human rights news & views

Investment in cluster bombs outlawed in Belgium

Advancing the global campaign against explosive remnants of war, Belgium has taken the unprecedented step of banning investment in companies that manufacture cluster bombs. Belgium banned the weapon itself a year ago.

Cluster bomb releasing submunitions (Cluster Munition Coalition)Cluster munitions spread ‘bomblets’ — hundreds or thousands at a time — over wide areas from 1 to 20 square kilometres. Unlike landmines, a cluster bomb explosion can kill everyone within 50 metres.

A high proportion do not explode on initial impact, however, endangering life and limb and interrupting agriculture and livelihoods for decades afterwards.

Cluster bombs have been used by Eritrea, Ethiopia, France, Israel, the Netherlands, Nigeria, Russia, Serbia and Montenegro, Sudan, the UK and USA.

The worst affected countries are Afghanistan, Cambodia, Iraq, Laos, Kosovo and Viet Nam. Many more countries possess these weapons and/or have been attacked with cluster munitions.

To take a recent example, the UN estimates that Israel dropped four million bomblets on southern Lebanon during last year’s war with Hezbollah, with some 40 per cent failing to explode on impact. Hezbollah returned fire with cluster munitions of Chinese origin from land-based artillery, demonstrating the spread of these weapons to non-state entities.

It is now a crime in Belgium for banks or financial groups to offer credit to, or own shares or bonds in, a given list of companies that make cluster bombs. Two Belgian banks had already stopped doing business with such firms prior to the legislation.

Meanwhile, six key Western manufacturers continue to receive financial backing — US$12 billion since 2004 — from banks in Australia, the US, Switzerland and the European Union.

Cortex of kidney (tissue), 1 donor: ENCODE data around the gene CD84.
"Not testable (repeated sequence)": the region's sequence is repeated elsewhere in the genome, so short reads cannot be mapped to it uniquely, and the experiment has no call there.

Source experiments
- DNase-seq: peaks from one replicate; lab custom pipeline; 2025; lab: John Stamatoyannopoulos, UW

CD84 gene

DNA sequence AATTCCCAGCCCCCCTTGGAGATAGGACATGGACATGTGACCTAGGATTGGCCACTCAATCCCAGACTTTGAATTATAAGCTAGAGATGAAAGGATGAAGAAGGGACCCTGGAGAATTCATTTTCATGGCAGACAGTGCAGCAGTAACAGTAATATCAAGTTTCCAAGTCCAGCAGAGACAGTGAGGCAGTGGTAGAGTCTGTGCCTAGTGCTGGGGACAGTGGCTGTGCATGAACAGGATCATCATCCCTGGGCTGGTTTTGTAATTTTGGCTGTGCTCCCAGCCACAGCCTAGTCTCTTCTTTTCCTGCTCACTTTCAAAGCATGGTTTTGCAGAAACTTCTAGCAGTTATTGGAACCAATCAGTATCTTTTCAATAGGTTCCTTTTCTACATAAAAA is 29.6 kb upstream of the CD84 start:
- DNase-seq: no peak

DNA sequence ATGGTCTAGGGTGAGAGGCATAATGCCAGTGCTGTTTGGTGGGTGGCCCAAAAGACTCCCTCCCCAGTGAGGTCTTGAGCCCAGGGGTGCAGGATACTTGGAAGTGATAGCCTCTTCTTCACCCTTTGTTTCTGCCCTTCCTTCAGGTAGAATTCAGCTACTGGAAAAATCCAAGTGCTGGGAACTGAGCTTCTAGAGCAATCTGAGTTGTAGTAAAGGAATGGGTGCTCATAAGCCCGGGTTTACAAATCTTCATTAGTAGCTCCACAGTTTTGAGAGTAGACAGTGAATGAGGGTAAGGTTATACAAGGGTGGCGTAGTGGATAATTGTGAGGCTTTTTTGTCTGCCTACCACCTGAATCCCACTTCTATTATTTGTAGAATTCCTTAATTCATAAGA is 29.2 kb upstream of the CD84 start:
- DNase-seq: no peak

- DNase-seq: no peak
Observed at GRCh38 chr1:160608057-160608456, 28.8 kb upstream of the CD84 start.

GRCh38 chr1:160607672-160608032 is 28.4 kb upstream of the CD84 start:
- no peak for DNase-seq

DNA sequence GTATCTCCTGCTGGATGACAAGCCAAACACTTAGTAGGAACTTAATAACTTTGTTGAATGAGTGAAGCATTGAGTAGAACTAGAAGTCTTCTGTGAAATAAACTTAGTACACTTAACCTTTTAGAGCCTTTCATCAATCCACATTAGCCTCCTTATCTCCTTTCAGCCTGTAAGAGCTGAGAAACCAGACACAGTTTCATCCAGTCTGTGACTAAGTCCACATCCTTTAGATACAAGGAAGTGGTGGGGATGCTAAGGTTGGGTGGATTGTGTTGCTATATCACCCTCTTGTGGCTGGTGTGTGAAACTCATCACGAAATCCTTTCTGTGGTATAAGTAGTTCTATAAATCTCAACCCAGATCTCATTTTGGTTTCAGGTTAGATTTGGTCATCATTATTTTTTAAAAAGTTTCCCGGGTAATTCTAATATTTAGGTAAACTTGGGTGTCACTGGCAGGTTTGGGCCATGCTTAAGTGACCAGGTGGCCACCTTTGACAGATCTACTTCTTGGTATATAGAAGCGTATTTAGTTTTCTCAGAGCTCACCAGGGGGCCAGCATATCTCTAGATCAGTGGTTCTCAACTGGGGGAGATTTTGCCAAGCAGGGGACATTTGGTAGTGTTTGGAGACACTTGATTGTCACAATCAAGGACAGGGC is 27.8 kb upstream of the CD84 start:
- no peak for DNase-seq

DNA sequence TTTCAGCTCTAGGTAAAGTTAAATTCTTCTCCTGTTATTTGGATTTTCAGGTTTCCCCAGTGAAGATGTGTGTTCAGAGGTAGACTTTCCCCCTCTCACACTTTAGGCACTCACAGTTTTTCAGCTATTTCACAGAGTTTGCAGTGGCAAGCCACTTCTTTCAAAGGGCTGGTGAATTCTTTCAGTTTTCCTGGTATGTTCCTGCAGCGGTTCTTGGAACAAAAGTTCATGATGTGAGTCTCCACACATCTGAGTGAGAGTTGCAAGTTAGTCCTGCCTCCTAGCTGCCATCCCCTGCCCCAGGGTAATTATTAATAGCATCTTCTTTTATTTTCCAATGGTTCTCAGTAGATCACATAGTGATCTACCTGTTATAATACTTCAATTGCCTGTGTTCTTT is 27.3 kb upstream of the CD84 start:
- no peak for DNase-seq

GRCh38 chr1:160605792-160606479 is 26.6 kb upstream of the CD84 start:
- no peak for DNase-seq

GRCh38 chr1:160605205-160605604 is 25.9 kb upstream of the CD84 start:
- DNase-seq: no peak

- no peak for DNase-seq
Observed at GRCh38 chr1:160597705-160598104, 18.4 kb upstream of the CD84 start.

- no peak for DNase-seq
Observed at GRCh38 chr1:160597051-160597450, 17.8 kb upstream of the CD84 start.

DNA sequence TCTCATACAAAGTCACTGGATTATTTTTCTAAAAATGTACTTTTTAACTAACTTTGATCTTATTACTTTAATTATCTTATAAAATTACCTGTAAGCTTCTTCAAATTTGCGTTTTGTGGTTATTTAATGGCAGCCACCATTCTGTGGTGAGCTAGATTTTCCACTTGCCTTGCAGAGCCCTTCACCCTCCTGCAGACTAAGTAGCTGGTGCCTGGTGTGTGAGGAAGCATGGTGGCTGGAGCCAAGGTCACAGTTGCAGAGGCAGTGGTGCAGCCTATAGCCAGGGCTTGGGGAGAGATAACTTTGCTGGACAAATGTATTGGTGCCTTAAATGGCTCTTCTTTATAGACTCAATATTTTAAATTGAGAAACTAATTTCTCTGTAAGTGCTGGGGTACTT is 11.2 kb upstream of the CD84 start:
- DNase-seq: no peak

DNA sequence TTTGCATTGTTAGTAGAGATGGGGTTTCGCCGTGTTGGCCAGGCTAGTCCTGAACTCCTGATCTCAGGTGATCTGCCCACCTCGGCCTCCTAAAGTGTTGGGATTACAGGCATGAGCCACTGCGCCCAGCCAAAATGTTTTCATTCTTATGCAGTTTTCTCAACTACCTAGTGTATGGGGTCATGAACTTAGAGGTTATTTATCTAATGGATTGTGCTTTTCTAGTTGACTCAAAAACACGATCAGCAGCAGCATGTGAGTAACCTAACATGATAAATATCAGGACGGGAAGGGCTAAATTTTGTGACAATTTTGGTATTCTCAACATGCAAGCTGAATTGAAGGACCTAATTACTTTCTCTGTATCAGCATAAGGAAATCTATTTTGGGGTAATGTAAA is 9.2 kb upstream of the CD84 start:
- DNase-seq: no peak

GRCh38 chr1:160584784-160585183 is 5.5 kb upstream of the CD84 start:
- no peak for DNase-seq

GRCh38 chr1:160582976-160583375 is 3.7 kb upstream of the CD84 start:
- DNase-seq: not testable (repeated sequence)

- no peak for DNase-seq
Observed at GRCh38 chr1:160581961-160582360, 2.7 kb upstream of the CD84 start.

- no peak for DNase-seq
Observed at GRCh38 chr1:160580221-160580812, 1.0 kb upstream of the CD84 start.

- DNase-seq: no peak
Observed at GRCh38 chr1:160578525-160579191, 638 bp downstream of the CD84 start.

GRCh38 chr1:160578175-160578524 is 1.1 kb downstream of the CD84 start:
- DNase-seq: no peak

The indiscriminate threat they pose to civilians makes cluster munitions a breach of Geneva and Hague law. However no treaty mentions them specifically. Last month, 46 countries agreed to work towards a legally-binding treaty banning cluster bombs, including France and the UK. Three nations at the Oslo meeting (Japan, Romania and Poland) did not commit to the treaty process. Big manufacturing countries such as the US, Russia, Israel and China did not attend.

Treaty negotiations are scheduled to conclude in 2008.


  1. brendan
    22 May 2007 | 9:43 pm

    I was appalled to recently read in the paper that my lifelong savings bank was one of three Australian local banks that invested in cluster bombs. It is definitely time to make a switch to the local credit union.


    The Australian government’s duplicity over this issue is also worth keeping an eye on – recent news reports indicate that at the same time the federal government is moving to sign conventions that ban cluster bombs, the defence force is interested in acquiring them and is, of course, currently involved in operations with allies are using cluster bombs extensively in Iraq and Afghanistan.


  2. 23 May 2007 | 8:41 am

    Thank you for your comment and the links. Please notify your bank of your reason for leaving.

  3. Taylor
    25 March 2008 | 8:19 am

    War is meant to be awful. I don’t see the problem with cluster bombs. On a personal note I think that they are an effective way of killing and otherwise damaging the enemy. Who are you to say we shouldn’t use cluster bombs?

  4. Ryland
    1 May 2008 | 12:03 pm

    Yes, but the affects of these devices after a the war is concluded is simply murder, at best negligible manslaughter. I’m all for the effective neutralization of enemy assets, but not the wholesale killing of civilians after the conflict.

    On a personal not, I find you detestable.

  5. 8 September 2008 | 7:05 am

    Ciekawa strona, bede ja odwiedzal czesciej, pozdro

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